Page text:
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The Speenhamland System was a method of giving relief to the poor, based on the price of bread and the number of children a man had. It further complicated the 1601 Elizabethan Poor Law because it allowed the able-bodied - those who were able to work - to draw on the poor rates. It was set up in the Berkshire village of Speen by local magistrates who held a meeting at the Pelican Inn on 6 May 1795. They felt that 'the present state of the poor law requires further assistance than has generally been given them'. A series of bad harvests had put wheat in short supply and consequently the price of bread had risen sharply. The situation was made worse by the growing population and because of the French Wars. This meant that grain could not be imported from Europe. Things were so bad that famine was a distinct possibility and there was a fear among the ruling classes that the lower orders might be tempted to emulate the French, and revolt. There had been a spate of food riots in the spring of 1795.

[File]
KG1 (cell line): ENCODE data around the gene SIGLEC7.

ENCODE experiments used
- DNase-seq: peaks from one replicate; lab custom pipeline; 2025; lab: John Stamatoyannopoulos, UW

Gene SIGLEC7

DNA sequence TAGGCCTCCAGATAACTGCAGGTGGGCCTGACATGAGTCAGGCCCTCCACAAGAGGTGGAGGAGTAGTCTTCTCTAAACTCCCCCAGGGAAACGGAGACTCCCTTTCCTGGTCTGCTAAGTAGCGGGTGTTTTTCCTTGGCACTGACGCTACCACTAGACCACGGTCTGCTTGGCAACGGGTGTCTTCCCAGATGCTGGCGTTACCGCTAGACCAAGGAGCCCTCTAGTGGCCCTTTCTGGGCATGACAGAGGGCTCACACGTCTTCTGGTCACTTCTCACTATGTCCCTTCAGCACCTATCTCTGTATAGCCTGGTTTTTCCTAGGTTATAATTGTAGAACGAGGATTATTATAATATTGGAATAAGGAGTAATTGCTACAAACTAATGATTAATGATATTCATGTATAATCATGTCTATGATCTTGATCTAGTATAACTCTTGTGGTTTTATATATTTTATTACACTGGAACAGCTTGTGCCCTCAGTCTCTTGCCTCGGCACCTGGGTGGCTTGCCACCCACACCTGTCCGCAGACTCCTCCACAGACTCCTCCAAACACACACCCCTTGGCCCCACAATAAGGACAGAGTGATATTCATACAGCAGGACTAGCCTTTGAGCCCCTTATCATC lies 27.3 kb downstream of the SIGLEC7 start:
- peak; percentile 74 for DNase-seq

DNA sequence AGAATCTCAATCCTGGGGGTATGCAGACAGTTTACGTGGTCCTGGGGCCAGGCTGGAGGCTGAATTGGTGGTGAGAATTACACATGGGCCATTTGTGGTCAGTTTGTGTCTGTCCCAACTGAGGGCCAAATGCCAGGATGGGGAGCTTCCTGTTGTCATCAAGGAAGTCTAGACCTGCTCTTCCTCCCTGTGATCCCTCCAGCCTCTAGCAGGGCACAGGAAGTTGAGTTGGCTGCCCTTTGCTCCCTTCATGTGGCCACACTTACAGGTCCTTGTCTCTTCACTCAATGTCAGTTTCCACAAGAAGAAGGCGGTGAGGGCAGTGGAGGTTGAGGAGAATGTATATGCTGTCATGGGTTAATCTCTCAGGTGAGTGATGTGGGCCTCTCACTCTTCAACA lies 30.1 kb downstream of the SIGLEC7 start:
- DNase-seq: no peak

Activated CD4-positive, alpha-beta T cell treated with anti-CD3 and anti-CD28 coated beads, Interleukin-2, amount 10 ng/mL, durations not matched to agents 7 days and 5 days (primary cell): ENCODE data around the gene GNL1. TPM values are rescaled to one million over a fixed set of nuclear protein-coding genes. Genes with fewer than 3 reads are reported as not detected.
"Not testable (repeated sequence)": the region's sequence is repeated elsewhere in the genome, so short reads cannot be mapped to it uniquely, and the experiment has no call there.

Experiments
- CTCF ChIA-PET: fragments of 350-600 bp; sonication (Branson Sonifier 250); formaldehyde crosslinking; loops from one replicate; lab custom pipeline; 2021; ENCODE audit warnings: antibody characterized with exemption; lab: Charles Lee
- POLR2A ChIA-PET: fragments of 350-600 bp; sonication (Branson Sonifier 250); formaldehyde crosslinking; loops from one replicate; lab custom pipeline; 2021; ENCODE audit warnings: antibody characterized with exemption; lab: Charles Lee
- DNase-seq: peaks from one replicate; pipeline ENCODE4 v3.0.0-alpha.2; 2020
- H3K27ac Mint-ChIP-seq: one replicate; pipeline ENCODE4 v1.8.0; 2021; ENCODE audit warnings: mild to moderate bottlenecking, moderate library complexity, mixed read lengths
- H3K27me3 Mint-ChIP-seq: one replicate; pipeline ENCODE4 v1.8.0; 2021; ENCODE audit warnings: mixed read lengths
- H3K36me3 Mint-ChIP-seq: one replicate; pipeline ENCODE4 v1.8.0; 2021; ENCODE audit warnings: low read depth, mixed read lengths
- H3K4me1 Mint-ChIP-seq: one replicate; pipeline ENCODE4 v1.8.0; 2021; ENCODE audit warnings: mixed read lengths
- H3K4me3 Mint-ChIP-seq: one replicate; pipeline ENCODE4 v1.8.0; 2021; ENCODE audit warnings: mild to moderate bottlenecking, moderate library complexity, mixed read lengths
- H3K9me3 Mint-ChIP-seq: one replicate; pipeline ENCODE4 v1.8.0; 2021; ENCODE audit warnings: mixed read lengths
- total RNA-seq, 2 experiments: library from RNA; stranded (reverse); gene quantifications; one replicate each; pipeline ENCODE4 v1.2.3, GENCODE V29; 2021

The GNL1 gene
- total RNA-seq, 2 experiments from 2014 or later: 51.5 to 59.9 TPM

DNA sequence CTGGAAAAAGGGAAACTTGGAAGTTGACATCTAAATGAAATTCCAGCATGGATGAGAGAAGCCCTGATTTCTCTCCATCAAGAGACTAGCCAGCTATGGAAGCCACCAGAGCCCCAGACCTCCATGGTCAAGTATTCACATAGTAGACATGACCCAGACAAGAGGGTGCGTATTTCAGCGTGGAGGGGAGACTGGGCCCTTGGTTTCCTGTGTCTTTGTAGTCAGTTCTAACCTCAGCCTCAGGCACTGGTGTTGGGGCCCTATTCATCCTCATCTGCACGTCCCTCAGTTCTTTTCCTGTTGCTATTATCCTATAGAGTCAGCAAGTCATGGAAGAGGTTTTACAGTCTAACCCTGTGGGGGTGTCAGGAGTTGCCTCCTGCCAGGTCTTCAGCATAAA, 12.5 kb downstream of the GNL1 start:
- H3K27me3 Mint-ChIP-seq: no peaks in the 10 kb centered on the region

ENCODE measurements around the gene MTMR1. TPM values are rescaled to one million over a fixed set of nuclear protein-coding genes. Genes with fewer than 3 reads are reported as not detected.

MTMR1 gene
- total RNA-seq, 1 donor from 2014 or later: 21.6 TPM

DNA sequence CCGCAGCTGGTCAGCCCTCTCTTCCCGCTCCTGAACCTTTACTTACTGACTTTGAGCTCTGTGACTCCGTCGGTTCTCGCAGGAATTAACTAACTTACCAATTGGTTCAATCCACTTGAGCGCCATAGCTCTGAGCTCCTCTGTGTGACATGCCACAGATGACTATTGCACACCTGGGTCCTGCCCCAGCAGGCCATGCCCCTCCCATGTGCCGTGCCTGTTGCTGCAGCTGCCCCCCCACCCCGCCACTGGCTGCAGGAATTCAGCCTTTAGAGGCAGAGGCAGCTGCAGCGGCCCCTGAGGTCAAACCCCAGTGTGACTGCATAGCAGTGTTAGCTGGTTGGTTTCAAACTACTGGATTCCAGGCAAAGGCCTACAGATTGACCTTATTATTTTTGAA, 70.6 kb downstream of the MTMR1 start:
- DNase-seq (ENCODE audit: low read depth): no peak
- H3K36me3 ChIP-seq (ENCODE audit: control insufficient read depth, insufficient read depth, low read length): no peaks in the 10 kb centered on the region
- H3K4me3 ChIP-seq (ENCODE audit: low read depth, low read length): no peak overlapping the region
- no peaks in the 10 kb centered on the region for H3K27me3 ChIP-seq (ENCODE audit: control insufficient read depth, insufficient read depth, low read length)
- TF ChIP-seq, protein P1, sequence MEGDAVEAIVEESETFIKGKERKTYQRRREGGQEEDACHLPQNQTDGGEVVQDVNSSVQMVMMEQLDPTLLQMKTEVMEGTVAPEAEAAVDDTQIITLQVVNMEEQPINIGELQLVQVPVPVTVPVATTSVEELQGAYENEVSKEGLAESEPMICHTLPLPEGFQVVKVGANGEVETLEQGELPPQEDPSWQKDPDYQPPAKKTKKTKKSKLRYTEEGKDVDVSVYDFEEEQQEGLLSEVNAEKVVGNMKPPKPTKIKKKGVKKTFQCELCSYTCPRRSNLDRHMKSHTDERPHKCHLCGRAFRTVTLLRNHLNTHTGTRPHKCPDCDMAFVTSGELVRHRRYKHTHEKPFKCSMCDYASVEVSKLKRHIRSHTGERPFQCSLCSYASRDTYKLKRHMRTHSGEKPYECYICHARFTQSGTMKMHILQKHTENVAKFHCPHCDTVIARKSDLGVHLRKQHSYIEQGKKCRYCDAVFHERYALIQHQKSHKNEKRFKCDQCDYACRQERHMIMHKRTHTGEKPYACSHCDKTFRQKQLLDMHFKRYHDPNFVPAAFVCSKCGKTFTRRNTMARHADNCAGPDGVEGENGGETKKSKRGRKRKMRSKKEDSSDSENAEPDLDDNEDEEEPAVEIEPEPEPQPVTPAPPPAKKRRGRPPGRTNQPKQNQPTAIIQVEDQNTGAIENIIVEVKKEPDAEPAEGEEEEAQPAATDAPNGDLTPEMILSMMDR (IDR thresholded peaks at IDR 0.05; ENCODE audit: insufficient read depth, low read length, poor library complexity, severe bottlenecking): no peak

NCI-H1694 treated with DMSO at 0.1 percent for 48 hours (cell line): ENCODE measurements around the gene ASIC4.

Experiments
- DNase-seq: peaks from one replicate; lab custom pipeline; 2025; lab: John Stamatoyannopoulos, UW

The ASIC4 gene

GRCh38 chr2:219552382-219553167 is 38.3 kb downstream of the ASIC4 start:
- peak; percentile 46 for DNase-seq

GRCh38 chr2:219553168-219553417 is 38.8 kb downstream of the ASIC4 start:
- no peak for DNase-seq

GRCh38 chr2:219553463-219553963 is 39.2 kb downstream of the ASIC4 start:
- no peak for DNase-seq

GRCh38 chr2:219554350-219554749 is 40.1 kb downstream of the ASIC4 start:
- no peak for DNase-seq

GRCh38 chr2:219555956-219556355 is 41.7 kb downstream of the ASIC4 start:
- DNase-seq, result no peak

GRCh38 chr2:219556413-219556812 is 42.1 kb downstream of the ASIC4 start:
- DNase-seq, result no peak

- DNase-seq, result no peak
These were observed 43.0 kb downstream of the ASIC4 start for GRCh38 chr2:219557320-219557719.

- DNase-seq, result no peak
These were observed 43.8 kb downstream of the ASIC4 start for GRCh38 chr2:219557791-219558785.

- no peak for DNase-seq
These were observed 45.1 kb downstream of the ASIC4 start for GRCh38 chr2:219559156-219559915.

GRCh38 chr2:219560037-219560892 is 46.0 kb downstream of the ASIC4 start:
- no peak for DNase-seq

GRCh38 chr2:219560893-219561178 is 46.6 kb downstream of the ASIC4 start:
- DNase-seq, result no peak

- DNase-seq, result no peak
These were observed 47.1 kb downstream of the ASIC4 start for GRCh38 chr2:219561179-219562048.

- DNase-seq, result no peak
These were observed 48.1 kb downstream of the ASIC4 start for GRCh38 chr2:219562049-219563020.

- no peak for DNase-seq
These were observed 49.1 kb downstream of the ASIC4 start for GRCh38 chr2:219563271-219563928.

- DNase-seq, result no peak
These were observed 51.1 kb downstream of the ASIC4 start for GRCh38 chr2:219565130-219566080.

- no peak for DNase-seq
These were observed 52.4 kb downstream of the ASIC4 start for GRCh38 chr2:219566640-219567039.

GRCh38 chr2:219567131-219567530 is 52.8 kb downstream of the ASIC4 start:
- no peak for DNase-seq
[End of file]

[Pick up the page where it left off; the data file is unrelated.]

The magistrates decided to bring in an allowance scale. The idea was that a labourer would have his income supplemented to subsistence level by the parish: a type of 'top-up' on very low wages. The magistrates also suggested that farmers and other employers should increase the wages of their employees, but this latter idea met with little success. The idea of these allowances spread rapidly in the south of England and it is thought that the system saved many families from starvation. Although this method of poor relief was not a national system it was particularly common in the so-called 'Swing' counties. However, as time passed, contemporary writers, such as Thomas Malthus, said that the system tended to increase the population because it encouraged labourers to marry earlier than they might have done; it was also believed that it encouraged couples to have more children so the family could claim on the poor rates.
All sums of money are given in £.s.d. (pounds, shillings and pence)- pre-decimal currency. For an explanation of this click here.
|When a gallon loaf cost
|Husband and wife
|Husband, wife and one child
|Husband, wife and two children
This system and others like it lasted until the passing of the 1834 Poor Law Amendment Act.
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